Should you buy organic?

buy organic

Should you buy organic?

Should you buy organic? 1024 683 Alternative Kitchen

Buying fruit and vegetables can sometimes be challenging – is it always worth spending more for organic over conventionally produced products?

It is generally known that “regular” produce have more chemicals. Non-organic food often contains harmful hormones and pesticides. Pesticides are poisonous — by design, they’re intended to kill. Pesticides can cause neurological problems, cancer, infertility, nausea, vomiting, diarrhea, allergies and asthma, wheezing, rashes, and other skin problems, ADHD, birth defects and more. The list is long. Common sense would tell us not to eat poison, so why not go organic?

A helpful tool for identifying products likely to have more pesticide residues is the Environmental Working Group’s (EWG) Dirty Dozen, an annual list of produce ranked by the number of pesticides in them. EWG also provides a list called the Clean Fifteen. These lists are based on thousands of produce samples collected by the Food and Drug Administration and the U.S. Department of Agriculture.

And who ranked among the worst on the Dirty Dozen list? The Strawberry! More than 98% of strawberry samples had pesticide residue, and one sample had 20 pesticides. Ranked second was spinach, having twice as much pesticide residue by weight on average than other crops.

An article in the January 25, 2018 issue of Men’s Health looked at these issues, and gave advice on how best to shop and avoid harmful produce. In the article, Gary Adamkiewicz, assistant professor of environmental health and exposure disparities at Harvard T.H. Chan School of Public Health, provided key points and highlighted some things to help us with the bigger picture. “Organic agriculture makes a lot of sense for the environment and for health. This extends to livestock-derived foods, even though we don’t have a lot of studies that show differences in chemical residues between organic and conventional milk specifically,” he said, adding that he personally buys only organic milk.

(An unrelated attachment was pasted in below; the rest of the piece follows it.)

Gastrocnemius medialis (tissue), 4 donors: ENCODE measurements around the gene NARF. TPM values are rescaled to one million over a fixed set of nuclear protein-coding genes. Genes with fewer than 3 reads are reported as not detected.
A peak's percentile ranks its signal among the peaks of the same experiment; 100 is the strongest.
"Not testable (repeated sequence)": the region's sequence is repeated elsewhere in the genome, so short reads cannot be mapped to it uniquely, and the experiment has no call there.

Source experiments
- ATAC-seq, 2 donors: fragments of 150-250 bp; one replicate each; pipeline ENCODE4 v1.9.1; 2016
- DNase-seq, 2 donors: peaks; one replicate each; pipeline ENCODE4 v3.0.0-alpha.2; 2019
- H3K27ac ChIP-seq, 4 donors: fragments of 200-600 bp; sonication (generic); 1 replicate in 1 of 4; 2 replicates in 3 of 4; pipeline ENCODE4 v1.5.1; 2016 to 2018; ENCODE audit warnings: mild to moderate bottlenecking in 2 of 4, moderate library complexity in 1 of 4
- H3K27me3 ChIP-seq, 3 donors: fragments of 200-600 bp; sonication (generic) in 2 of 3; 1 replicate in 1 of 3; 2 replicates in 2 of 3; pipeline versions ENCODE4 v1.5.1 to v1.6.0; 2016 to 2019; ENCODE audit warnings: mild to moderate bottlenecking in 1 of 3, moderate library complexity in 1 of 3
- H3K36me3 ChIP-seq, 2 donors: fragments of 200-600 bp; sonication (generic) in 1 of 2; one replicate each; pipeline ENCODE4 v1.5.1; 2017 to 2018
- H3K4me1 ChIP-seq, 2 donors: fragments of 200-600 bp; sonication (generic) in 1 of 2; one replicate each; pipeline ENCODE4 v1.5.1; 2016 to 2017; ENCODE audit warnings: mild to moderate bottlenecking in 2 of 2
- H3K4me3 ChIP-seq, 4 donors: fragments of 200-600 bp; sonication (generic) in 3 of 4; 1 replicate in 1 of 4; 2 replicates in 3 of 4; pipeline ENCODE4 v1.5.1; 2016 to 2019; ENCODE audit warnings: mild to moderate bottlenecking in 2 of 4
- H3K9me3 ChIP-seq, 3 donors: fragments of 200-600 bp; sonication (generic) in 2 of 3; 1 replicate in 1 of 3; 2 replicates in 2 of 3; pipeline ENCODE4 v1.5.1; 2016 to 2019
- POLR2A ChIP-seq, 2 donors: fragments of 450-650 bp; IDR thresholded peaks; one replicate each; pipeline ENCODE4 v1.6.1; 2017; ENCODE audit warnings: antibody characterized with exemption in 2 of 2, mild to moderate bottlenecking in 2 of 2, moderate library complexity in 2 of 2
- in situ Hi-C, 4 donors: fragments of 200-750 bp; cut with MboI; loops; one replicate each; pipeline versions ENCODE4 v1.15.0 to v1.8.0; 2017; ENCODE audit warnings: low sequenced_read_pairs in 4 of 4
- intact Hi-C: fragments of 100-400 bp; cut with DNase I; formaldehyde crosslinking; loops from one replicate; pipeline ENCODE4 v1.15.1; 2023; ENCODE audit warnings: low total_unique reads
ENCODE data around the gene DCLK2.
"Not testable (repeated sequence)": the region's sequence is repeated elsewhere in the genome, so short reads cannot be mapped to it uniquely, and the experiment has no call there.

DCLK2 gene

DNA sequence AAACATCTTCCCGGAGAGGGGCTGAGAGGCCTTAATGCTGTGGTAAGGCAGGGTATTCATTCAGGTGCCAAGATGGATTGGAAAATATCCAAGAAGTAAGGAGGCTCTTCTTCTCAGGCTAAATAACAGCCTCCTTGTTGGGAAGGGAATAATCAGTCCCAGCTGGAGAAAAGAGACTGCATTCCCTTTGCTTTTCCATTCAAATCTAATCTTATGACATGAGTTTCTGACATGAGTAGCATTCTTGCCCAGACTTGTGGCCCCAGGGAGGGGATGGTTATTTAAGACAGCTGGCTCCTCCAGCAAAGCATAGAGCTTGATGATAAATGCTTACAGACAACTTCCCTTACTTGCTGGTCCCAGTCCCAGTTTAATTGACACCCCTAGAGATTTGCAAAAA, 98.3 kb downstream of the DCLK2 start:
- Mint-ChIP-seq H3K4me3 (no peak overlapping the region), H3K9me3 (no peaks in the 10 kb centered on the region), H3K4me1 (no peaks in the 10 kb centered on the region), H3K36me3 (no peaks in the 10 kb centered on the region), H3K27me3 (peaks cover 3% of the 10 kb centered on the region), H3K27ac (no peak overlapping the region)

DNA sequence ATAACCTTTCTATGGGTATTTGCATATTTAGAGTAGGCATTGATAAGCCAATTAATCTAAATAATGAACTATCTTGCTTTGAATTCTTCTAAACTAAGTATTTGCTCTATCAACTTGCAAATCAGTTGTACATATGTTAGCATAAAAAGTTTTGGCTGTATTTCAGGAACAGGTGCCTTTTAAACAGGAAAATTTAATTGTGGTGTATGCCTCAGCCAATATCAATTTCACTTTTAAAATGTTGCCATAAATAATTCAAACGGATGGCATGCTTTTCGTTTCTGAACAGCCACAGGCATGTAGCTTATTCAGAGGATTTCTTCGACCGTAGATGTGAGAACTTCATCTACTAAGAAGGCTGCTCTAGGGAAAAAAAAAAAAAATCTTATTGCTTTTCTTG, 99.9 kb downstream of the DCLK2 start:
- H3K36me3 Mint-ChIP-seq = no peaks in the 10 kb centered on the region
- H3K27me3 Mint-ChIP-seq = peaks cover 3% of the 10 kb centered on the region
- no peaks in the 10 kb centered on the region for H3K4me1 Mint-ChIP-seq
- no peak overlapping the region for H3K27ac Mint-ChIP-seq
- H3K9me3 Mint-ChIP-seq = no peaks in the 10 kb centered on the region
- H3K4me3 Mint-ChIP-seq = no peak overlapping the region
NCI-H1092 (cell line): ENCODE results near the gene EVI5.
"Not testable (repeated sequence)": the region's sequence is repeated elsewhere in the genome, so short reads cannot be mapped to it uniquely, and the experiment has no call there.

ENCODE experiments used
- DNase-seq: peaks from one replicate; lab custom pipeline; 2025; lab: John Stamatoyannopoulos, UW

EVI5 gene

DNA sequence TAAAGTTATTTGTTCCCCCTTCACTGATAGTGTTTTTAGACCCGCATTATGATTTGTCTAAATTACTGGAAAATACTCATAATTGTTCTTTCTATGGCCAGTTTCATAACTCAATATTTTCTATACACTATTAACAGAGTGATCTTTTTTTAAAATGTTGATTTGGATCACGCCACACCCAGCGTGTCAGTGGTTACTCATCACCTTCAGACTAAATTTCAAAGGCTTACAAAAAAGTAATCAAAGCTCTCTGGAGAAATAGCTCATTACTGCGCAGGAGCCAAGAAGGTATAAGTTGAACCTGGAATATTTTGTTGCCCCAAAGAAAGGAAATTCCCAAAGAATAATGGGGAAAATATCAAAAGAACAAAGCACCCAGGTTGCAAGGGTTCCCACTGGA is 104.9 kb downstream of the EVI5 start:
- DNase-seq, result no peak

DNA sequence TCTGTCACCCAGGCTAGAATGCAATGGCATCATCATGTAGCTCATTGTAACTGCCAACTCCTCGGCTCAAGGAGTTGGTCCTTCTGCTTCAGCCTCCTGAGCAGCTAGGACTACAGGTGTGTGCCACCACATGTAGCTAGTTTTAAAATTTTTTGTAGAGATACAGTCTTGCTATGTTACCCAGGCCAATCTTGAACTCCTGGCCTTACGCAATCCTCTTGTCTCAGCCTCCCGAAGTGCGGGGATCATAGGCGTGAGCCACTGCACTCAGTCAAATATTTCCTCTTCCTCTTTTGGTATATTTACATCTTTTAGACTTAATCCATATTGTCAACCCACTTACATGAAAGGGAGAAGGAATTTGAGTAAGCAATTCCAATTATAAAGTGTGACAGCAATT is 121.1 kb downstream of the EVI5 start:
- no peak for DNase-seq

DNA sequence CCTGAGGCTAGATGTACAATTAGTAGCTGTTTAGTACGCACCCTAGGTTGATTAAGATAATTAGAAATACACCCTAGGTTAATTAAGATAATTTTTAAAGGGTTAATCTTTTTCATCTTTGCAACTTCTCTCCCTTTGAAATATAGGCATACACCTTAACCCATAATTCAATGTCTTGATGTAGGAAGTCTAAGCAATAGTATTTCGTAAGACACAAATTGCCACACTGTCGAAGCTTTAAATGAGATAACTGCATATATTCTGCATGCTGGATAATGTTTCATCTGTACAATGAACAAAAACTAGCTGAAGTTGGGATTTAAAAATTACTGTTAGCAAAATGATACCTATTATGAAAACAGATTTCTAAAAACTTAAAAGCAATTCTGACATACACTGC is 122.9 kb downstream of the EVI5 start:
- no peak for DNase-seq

Another point to remember is that pesticides and associated chemicals don’t belong in our drinking water, lakes or oceans – and that most of the earth’s water is presently at risk. Surface water runoff from non-organic farms and other non-organic food operations deposits pesticides into lakes, rivers, and reservoirs. In addition, companies who dispose of pesticides incorrectly can contaminate soil and drinking water supplies. ​Many pesticides don’t break down in water and can remain in the water system for many years. In contrast, organic food farming methods help to keep water clean, plus they often use less water, helping to preserve the earth’s water supplies. Wild animals, fish, and birds depend upon healthy plants, streams, rivers, and lakes in their environment, and when pesticides infiltrate these areas many creatures suffer.

Organic food can cost more than conventional foods. However, consumer support for organics is rapidly growing, and companies are increasingly meeting this demand with better, more competitive prices and increased variety in options. One of the best ways to show food producers that people care about quality, affordable organics is to buy quality organics. Our organic purchases can make a difference in the long run.